March 25, 2019

M. J. Maddox, PhD
is the American English Doctor.
 
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All Teachers are English Teachers

 

A way to identify written work.

On way to present written work. Left: front page of the assignment. Right: name on the outside when the paper is folded for submission.

I’ll never forget a junior high faculty meeting in which I suggested that we agree on an all-school policy for the presentation of written work. I’d just returned to the States after teaching in England for several years. My school there had such a policy.

I was astounded by the immediate and explosive reaction to my suggestion from a colleague who taught math and science. She equated the idea of uniform layout with Nazi oppression. To her the idea of requiring students to put their name and the date in the same place on papers for all subjects was tantamount to fascism. She said that she didn’t care where a student put his name, so long as it was somewhere on the paper.

Too often the teachers of subjects other than English balk at the notion that they can or should contribute to their students grasp of English skills such as spelling and grammar. That’s an unfortunate situation that needs to be addressed.

When all teachers agree on policies that include the same standards for written work in every subject, students will learn to write legibly and spell the words they use.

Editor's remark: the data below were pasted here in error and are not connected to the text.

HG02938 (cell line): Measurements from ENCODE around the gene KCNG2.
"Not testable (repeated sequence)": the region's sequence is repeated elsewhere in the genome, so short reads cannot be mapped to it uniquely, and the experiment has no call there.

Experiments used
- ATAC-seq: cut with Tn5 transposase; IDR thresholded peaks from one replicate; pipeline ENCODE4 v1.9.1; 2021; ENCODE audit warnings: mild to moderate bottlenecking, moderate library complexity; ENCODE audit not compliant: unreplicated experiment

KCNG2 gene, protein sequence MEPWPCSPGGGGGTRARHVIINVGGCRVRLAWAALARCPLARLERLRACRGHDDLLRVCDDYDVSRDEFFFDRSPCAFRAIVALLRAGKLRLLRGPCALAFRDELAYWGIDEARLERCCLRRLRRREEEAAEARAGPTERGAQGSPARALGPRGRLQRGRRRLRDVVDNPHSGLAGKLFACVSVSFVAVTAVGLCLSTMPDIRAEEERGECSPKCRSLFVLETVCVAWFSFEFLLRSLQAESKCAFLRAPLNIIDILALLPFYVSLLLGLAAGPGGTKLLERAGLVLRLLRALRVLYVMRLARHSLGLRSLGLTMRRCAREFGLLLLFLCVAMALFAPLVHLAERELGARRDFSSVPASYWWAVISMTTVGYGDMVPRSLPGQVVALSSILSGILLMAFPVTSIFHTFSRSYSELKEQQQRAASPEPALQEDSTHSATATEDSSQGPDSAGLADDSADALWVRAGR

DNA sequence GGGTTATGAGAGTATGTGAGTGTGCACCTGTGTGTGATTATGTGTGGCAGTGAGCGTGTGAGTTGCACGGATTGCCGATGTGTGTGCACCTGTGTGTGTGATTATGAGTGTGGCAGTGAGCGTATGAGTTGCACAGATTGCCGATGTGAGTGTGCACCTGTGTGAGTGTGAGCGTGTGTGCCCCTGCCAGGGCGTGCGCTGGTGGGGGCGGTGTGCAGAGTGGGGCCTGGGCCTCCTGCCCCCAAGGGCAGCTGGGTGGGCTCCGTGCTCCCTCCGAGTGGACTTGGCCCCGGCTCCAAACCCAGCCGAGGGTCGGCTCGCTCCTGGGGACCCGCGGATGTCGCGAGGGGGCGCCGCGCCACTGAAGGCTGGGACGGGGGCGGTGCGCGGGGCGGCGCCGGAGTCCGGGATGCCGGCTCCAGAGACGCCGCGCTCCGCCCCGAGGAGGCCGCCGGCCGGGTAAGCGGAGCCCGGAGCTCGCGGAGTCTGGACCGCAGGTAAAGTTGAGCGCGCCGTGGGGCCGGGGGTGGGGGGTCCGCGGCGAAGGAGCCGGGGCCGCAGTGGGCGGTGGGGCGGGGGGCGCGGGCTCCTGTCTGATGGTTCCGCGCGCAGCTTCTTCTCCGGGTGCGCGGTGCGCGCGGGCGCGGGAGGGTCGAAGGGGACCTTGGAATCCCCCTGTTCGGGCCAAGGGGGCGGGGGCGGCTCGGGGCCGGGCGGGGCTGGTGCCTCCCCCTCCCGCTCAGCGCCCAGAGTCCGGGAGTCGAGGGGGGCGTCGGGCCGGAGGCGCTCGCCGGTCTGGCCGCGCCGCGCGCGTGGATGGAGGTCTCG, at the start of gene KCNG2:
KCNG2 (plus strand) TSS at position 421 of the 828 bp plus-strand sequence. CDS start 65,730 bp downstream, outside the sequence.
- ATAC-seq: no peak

Children are in school to be educated. The mastery of their native language is the most important aspect of their formal education. It’s unreasonable to expect children, especially those from homes in which a nonstandard dialect or a foreign language is spoken, to master Standard English from their English classes alone. Every teacher—of every subject—has the responsibility to model standard English, and to require correct spelling and usage from their students.

 

 

3 comments to All Teachers are English Teachers

  • Your points are very reasonable. I home school my daughter, and I require her to use a standard heading on her papers. She dislikes writing in cursive, so this is one way I can get her to exercise that skill, and it does focus her on her assignment. Recently she has started taking more pride in the neatness of her headings. I can see no disadvantage to using a standard heading.

  • Repetition is at the heart of learning. Students won’t arrive at college misspelling the months of the year if they’ve been required to spell them correctly on their daily papers. I’d like to see math teachers require their students to spell out the numbers from time to time, particularly “forty.”

  • What a wonderfully simple concept!

    Yes, sometimes it’s the little things that matter. Thanks for sharing.

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